A friend of mine lives on a street uptown where a church youth and community center, with many night dances and other activities, performs the same service for his street that the White Horse bar does for ours. Orthodox planning is much imbued with puritanical and Utopian conceptions of how people should spend their free time, and in planning, these moralisms on people's private lives are deeply confused with concepts about the workings of cities. In maintaining city street civilization, the White Horse bar and the church-sponsored youth center, different as they undoubtedly are, perform much the same public street civilizing service. There is not only room is cities for such differences and many more in taste, purpose and interest of occupation; cities also have a need for people with all these differences in taste and proclivity.

The preferences of Utopians, and of other compulsive managers of other people's leisure, for one kind of legal enterprise over others is worse than irrelevant for cities. It is harmful. The greater and more plentiful the range of all legitimate interests (in the strictly legal sense) that city streets and their enterprises can satisfy, the better for the streets and for the safety and civilization of the city.

Tuesday, February 13, 2007

Donate to Kucinich

Letter from Dennis Kucinich:

Dear Friends,

This week, Congress will have another great debate about Iraq. Unfortunately, Congress is going to be discussing a nonbinding resolution at a time when Congress ought to be taking a stand to cut off funds, to implement a plan - my plan, the 12-point plan to get out of Iraq.

But instead, Congress engages in these meaningless resolutions. We need the Congress to take a stand, but we also need presidential candidates to take a stand. As you know, I led the effort in the House of Representatives in 2002, in challenging the Bush Administration's march towards war. As you remember, among all the presidential candidates today, I not only voted against authorization, but I voted against each and every effort to try to fund the war. The only way we stop the war is stop the funding.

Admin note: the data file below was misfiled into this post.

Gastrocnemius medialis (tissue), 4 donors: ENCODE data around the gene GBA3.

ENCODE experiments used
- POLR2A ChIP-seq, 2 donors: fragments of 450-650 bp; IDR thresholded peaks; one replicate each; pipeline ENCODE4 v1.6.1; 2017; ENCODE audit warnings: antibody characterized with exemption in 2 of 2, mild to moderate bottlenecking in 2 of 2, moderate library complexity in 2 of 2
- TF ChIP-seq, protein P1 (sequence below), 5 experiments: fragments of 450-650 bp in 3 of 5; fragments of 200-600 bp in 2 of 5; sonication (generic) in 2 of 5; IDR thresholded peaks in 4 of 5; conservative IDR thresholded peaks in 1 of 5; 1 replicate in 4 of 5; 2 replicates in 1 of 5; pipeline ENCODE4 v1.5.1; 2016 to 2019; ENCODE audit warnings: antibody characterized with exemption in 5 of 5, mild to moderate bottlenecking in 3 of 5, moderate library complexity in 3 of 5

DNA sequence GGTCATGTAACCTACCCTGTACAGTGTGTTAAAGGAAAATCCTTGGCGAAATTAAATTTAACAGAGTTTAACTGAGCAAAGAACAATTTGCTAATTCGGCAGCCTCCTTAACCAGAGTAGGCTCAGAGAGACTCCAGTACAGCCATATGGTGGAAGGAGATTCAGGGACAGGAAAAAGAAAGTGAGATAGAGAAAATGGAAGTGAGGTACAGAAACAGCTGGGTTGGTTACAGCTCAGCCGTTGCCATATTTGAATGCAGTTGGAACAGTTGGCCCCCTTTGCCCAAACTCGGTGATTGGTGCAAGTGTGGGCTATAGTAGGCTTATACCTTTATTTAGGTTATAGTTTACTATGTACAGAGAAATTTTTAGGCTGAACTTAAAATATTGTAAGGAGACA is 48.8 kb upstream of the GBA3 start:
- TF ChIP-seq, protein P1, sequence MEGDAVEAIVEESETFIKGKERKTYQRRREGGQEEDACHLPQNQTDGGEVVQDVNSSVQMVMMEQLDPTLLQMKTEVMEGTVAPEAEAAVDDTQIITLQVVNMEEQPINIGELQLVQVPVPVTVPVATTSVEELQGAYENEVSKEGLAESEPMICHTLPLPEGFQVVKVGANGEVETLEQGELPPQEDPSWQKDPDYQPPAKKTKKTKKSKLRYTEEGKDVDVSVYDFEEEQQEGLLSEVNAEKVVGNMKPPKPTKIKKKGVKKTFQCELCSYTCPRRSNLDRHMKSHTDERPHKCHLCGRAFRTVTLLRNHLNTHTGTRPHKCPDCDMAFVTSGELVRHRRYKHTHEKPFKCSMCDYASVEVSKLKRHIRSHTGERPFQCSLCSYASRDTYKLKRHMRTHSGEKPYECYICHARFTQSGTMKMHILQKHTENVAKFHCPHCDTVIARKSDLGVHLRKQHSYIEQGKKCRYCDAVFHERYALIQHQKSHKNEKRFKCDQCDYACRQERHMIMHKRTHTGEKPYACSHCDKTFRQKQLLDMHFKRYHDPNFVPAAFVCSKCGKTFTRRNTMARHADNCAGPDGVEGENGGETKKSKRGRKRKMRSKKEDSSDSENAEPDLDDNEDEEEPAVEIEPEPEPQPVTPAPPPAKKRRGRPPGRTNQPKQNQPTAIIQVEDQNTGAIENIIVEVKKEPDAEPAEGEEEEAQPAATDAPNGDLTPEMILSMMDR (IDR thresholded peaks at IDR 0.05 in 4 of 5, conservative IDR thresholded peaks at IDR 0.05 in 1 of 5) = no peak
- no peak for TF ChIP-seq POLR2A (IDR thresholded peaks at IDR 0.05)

Yesterday, 60 Minutes had a show which credited Senator Obama with being the only Democratic presidential candidate who opposed the war. The fact is that Senator Obama wasn't in the Senate at the time, he didn't vote against the war, and the fact is that, as a Member of the Senate, he's voted eight times to fund the war.

Now, I can't say the media is always going to tell the truth. But it's important for you to fund this campaign, so we can get our message out. It's important for you to fund this campaign so I can challenge Senator Clinton, who, in voting for the war and voting to fund the war, now says that if she's elected President, she'll end the war immediately, and, if she had been President at the time, we wouldn't have gone to war.

Now think about it. The role of Congress is superior to the President when it comes to war-making power. The role of Congress is to give the President permission to go to war. The Democratic Senate could have stopped the war. Senator Clinton, Senator Edwards gave George Bush permission and, in effect, made it possible for the war to occur.

It's good that, now, everybody thinks the war is a bad idea. But the real question the American people are going to have to face is who had the clarity, who had the vision, who had the judgment to make the call at that time that the war was not supportable, that there was no evidence that merited a war.

I stand before you, not only as the only candidate who can say that, but as the one who is prepared to lead this nation forward in the cause of peace, in the cause of a world where we use diplomacy to solve our differences.

We're at the threshold of a war with Iran, right now. The same people who were buying the drumbeat for war against Iraq are basically buying into the necessity of challenging Iran aggressively.

We need a whole new approach, and I'm prepared to take it, with your help. So go to the website right now. Please contribute if you haven't already done so. And if you have, thank you, and help us more. Do everything you can to contact your friends. America doesn't have to be in the position it's in. We're going to lose our nation unless we stand up and assert that war is not inevitable, that peace is inevitable if we stay with the truth and if we insist that our public officials stand up for the American people.